I hadn’t ‘made it back’. I had no story to report, which is problematic when a reader is more likely to forgive clumsy writing sooner than they are a lack of story. Ideas are great if you’re a 19th century Russian bourgeois philosopher or a Eng Lit. student, but they’re garnish to the meat and potatoes of great story-telling.


Here’s what I learned:

  • Planning is everything – if you don’t know what the story is, including how it starts and finishes, you’re screwed. It also means that you end with pages of pointless, purposeless dialogue to fill in the gaps of your narrative.
  • making characters three dimensional is really hard, but why? Well, the difficulty lies in how we see both ourselves and other people – we don’t see most of the people we know in more than one context, be it colleague, friend, client, bloke down the pub. Also we’re never entirely truthful with ourselves and very rarely analyse the roles we play and how we act – as an employee, as a friend, as a member of a team or club etc. The basic assumption is how characters  show their true value in how they react to their circumstances, but in order for them to wholly believable, they also have to react to their immediate surroundings and social context
  • It didn’t necessarily make me a better writer but it did make me more conscious of the mechanics of story-telling. In theory, any form of practice makes you a better writer but if you only ever use 20 words, you’re still going to write a heap of shit. Reading great writing makes you a better writer (and sometimes your own bad writing) – it inspires you to raise your game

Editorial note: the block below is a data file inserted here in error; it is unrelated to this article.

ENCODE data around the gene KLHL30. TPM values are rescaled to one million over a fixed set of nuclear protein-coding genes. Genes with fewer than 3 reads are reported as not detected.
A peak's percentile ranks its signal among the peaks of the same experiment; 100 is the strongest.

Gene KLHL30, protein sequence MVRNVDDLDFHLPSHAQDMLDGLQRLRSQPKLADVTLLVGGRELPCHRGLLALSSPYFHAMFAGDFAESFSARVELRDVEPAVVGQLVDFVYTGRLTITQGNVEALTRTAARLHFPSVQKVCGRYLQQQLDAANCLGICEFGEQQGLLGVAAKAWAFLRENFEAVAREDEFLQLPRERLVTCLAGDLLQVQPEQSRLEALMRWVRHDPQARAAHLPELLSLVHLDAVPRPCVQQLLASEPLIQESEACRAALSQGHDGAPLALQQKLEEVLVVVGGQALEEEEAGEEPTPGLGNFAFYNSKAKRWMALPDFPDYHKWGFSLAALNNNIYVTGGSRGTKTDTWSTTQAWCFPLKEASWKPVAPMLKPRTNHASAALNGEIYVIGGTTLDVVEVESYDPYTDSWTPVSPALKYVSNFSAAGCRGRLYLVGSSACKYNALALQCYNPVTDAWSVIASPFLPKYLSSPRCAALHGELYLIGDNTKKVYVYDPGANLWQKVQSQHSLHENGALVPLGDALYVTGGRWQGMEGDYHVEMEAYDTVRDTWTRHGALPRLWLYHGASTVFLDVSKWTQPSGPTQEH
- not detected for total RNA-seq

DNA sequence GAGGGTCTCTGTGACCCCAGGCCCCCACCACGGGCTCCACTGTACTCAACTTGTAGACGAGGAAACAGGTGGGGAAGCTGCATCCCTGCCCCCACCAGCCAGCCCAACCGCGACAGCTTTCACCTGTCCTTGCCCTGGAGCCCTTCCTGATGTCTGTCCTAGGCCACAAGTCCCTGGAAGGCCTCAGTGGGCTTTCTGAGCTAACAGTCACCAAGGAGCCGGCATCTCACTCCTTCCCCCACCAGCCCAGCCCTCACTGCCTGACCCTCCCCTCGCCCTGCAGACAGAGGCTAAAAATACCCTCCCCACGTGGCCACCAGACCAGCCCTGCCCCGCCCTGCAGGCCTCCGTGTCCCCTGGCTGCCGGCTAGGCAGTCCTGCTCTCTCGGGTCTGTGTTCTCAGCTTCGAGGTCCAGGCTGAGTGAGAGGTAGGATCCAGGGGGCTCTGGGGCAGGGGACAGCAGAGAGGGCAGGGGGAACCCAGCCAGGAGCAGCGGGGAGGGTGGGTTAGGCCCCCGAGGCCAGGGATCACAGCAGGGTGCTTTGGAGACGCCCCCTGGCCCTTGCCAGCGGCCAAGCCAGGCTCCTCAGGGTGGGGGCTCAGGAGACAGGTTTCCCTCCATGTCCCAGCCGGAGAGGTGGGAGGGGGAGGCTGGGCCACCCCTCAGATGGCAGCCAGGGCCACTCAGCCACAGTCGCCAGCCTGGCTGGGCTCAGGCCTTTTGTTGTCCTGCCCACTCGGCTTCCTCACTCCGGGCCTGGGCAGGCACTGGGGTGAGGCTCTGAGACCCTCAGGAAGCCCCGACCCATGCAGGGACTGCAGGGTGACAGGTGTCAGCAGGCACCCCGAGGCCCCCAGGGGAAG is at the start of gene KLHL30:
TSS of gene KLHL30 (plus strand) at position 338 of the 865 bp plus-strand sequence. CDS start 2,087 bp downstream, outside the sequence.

• First drafts are always a going to rubbish, but if you have a strong overall idea and plot, foundations and a core, then there’s a lot less to edit. If the original idea is weak then you’re second draft is going to be so much harder, and the likelihood of abandoning it – just like I did – is that much greater.

It didn’t even get a second draft. I read what I’d written and my heart sank. So I put it away for a while and came back to it, hoping having a breather would make it better. It didn’t – it still sucked. I still have it in my bottom drawer collecting dust, shunned for its entire existence. It’s only purpose is to ensure it’s a lesson learned, and for that reason, I’m really glad I did it.

Timed Writing versus Word Count

 Timed writing

There are two methods which might spur a writer on to get to their final goal, particularly in the first draft phase, which is where I am at now. For a lot of people time is a major constraint: real-life commitments encroach so easily and regularly on writing time that for a lot of people – particularly writers with families and/or demanding jobs that the luxury of spending several hours is but a dream.